Is it Styrofoam?
First, let’s clear this up. You know how you blow your nose with a kleenex? Kleenex is actually a brand name that has been adopted as part of our vernacular. Same with Styrofoam. Styrofoam is actually a registered trademark of the Dow Chemical Company and is primarily used to refer to their polystyrene building materials.
While it’s common for us to talk about Styrofoam cups and containers, if we’re referring to the material, it’s polystyrene.
Polystyrene cup doesn’t have the same ring to it, does it?
According to the EPA*, Americans throw away 25,000,000,000 petroleum-based foam cups every year. That’s billion, with a B. And 500 years from now, the foam coffee cups we use today will still be sitting in a landfill.
If that’s not enough to make you stop the Styrofoam habit right now, I don’t know what is. So, here’s the challenge: say no to foam.
This will be either super easy for you or really hard – especially if you order takeout on a regular basis in certain states (ahem, Hawaii). While some communities have banned polystyrene (Styrofoam is a brand name for polystyrene), others continue to allow restaurants and food service companies to serve meals and drinks in foam containers. Foam containers that just. Don’t. Go. Away.
Here’s what you can do about it.
- If you frequent a restaurant that uses polystyrene containers, bring your own container for your meal and let the owner know that you want them to make a change. If restaurant owners don’t know that it’s important to their patrons, they might not make a change.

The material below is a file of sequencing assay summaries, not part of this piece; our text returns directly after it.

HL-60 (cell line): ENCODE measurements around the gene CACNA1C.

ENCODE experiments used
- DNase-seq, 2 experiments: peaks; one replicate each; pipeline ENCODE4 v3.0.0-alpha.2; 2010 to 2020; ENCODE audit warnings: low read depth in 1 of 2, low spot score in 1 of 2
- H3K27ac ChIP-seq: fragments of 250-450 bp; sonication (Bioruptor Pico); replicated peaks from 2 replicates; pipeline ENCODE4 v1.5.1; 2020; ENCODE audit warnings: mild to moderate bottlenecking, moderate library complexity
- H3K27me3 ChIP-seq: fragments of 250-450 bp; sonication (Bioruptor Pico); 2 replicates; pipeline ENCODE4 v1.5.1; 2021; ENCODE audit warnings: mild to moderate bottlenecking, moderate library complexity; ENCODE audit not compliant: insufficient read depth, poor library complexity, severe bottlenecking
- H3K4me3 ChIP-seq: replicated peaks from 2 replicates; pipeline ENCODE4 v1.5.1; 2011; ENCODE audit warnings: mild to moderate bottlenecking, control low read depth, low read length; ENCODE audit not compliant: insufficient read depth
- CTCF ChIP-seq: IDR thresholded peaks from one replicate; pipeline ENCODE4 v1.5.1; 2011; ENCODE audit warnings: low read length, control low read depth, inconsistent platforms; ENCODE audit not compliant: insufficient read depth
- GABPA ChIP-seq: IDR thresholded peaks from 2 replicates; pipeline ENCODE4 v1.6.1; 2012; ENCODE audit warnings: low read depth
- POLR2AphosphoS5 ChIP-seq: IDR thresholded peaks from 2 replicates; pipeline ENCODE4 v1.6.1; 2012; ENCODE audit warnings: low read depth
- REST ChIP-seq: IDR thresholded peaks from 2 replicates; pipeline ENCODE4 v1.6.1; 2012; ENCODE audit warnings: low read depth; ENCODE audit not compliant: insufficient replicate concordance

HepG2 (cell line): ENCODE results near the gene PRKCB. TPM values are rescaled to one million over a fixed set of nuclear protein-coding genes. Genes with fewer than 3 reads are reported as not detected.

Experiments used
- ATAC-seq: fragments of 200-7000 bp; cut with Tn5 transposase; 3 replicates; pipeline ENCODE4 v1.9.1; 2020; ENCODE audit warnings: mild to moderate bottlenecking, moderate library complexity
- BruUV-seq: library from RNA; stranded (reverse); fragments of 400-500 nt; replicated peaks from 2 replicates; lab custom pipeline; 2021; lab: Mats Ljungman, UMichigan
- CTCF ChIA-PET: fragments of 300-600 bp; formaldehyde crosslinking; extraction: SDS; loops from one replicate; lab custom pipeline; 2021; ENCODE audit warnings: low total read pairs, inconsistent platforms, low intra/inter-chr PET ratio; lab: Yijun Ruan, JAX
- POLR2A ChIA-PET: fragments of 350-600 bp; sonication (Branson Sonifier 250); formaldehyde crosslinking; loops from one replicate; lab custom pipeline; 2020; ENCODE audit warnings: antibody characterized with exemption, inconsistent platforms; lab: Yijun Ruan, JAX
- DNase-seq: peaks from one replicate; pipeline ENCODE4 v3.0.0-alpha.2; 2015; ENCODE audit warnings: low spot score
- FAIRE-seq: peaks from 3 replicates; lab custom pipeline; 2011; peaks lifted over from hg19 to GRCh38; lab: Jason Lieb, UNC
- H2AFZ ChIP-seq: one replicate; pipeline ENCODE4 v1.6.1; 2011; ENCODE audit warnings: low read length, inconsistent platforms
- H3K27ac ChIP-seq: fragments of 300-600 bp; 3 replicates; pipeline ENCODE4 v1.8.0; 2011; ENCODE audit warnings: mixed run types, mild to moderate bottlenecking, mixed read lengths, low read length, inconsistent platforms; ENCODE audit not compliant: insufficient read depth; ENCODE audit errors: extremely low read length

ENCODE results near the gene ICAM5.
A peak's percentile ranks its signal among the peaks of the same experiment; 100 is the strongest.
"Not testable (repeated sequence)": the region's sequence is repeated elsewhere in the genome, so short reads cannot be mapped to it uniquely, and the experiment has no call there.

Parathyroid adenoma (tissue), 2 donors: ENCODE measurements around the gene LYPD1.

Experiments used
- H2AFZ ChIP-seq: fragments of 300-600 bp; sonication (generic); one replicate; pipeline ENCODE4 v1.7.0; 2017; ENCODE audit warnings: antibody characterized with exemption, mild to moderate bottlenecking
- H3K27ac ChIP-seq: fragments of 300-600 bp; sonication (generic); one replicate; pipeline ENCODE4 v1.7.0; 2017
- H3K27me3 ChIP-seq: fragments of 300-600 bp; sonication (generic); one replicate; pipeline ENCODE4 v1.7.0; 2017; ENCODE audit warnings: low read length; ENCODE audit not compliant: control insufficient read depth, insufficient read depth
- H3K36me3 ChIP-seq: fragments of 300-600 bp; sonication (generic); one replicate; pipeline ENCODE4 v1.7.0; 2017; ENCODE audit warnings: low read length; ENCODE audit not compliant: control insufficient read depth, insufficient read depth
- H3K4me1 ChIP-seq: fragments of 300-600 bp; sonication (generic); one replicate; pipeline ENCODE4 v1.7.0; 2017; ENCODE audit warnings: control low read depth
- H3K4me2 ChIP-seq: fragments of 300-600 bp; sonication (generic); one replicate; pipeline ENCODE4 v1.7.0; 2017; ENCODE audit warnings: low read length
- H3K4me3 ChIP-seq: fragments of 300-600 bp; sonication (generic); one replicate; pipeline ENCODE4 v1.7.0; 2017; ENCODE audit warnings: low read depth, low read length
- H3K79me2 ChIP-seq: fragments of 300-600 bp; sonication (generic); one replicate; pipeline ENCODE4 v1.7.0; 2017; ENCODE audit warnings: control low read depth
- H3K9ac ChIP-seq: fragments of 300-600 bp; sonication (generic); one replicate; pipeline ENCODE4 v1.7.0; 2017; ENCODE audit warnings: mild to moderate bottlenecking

- Take the time to compliment a restaurant that’s using compostable takeout containers.
- Take your own beverage container to conferences and events where foam cups are commonly used. Bonus: you can use it for water, too, and eliminate plastic bottles as well.
- When you order items that will be shipped to you, ask the company not to use foam peanuts. If you do receive items in foam peanuts, recycle them with your own shipping or take them to a mail center that can use them.
- Same goes for shippers – think wineries – that might use a foam packer to protect their product en route.
- If you buy eggs, opt for the paperboard cartons rather than foam (or plastic). When those paperboard cartons get too floppy to reuse, they can be composted.
- Skip the arts and crafts that start with foam cones or balls. There are paper mache options!
- I’m sure this goes without saying, but if you’re planning an event, and simply cannot wash dishes, use compostable eco-friendly paper goods. See it as an opportunity to set a good example for the less knowledgeable!
- If you’re planning a vacation, do a bit of research to find out if there is a place to rent beach gear instead of buying a foam cooler or beach toys with the intent to discard them before you head home.
- If you’re shopping for kids (or grandkids) skip the foam toys.
- Avoid beanbag chairs. They’re filled with tiny polystyrene pellets.
- Mushrooms and Asian pears are often sold in foam packaging. Opt for brands that use cardboard packaging instead.
- Shop your local butcher counter instead of buying meat and fish that’s sold on styrofoam trays.
*The original EPA page that I linked to is no longer available. I’ve changed it to link to an archived version.